Delete Facebook.

‘Nuff said.

Password Managers

I hope everyone has at least heard of password managers. It’s a huge undertaking to adopt them. And I’ll admit to not really thinking about that when I advise people to start using a password manager. A password manager is basically an application that runs on your phone and computer. It allows you to store all your passwords in it. And whenever you need to log into a website or another application, it will surface the password and auto fill it for you. Sometimes the auto-fill isn’t seamless, so you just copy the password, and paste it into wherever. Pretty simple.

Password managers posing for a photoshoot
Password managers posing for a photoshoot

“This is isn’t better than my diary of passwords” you say. Well, you’re right. This is not the right way to use a password manager. Also, if your diary gets stolen or lost, you’re fudged. Now, the right way to use a password manager is: after migrating all your existing (and probably bad) passwords, you generate new passwords. A unique password for each website. And for every new, site, you get a unique password too. Now that’s security! This is where “I memorize my passwords” just doesn’t cut it. Also, you can’t really memorize that many passwords. Well I guess you could memorize “passowrd1”, “password2”… but , come on. We all know better than that. My recommendations: Lastpass (Free), 1Password (I use this), and Dashlane. I wouldn’t recommend using just any password manager. These are your passwords after all.

Two Factor Authentication

Having two-factor authentication (2FA) on an online account is just as important as having a good password. One common place 2FA is required is online banking. Most banks now require users to provide both a password and a code sent to the user’s device before they can access their online account — especially if its from a new computer or new location. This usually comes in the form of an SMS sent to the user’s phone number. Having 2FA an accout means having a compromised password doesn’t mean a compromoised account. SMS authentication is good and its still a strong recommendation if its the only avaialable option for an account. However, it’s not the best method, as the hack of Twitter’s CEO shows⧉. Fret not, there are other options including using a hardware token and a software token. Using a software token is more convenient option. Google authenticator is probably the most popular app for this but my recommendation (I use this for all my accounts) is Authy⧉. If you’re curious which of your accounts support 2FA, there is actually a website dedicated⧉ to providing that info as well as the options avaiable. So go forth and be secure!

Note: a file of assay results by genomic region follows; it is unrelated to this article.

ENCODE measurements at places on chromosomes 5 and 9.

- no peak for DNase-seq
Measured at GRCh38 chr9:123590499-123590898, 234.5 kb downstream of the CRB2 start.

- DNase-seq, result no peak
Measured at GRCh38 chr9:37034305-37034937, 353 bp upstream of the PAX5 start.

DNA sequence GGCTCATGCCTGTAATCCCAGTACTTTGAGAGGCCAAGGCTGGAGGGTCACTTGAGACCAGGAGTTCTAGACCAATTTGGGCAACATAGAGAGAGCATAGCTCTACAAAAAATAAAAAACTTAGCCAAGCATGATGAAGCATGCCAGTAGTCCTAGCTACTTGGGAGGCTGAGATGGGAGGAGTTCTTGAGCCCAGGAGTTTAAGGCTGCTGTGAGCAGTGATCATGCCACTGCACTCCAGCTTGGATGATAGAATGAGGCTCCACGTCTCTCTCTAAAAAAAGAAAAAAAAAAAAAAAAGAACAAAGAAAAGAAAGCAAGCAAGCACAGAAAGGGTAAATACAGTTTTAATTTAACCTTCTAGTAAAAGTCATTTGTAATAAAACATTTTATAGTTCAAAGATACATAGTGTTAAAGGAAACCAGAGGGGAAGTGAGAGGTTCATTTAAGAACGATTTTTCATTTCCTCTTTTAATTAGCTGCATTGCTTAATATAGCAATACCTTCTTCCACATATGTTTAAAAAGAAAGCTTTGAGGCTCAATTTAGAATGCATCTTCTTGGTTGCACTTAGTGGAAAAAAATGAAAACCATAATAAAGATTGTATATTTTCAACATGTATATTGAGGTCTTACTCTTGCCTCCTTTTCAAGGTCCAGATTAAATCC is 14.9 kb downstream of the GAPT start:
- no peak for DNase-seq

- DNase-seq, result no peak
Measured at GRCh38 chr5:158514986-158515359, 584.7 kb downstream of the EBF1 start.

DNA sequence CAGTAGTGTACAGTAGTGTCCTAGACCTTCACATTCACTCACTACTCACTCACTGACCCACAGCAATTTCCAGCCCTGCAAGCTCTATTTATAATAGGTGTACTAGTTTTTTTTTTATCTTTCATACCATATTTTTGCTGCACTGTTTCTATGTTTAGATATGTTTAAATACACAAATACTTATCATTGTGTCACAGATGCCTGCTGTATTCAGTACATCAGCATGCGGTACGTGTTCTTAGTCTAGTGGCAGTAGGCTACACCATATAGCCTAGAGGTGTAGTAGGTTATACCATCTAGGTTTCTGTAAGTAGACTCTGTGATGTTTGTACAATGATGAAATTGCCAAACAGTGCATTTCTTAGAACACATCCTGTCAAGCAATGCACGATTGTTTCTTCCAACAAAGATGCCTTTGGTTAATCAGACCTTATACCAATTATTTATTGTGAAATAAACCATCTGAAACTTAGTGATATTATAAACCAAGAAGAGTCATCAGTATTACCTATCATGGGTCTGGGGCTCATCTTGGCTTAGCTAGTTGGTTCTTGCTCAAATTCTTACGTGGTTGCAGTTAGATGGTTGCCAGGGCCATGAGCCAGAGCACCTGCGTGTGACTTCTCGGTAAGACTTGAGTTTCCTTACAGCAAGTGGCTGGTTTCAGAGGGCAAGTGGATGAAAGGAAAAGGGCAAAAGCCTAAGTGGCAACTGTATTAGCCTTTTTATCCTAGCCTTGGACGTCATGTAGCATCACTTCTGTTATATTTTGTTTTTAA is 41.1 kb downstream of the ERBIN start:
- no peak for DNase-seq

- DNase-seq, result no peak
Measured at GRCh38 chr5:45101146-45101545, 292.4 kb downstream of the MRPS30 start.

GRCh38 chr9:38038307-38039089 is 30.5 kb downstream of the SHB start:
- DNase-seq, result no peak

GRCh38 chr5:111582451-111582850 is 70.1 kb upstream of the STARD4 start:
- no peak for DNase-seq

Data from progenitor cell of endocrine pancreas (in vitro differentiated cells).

Encrypted Messaging

Encrypted messaging apps are not a particular necessity, unless you’ve got a target on your head and someone important really wants to know what you’re up to or you live in a surveillance state and just need some level of privacy and autonomy. However, out of principle, I think they’re important. Imagine having someone follow you around, recording everything you say to everyone, and uploading those recordings to their employers to listen to. This isn’t really a wild thought. If you use an app like Facebook messenger or Twitter/Instagram DMs, this is a pretty apt analogy. I’m sure most people wouldn’t be okay with having their voice conversations recorded but are somehow more okay with text. Even though we’re saying the same things!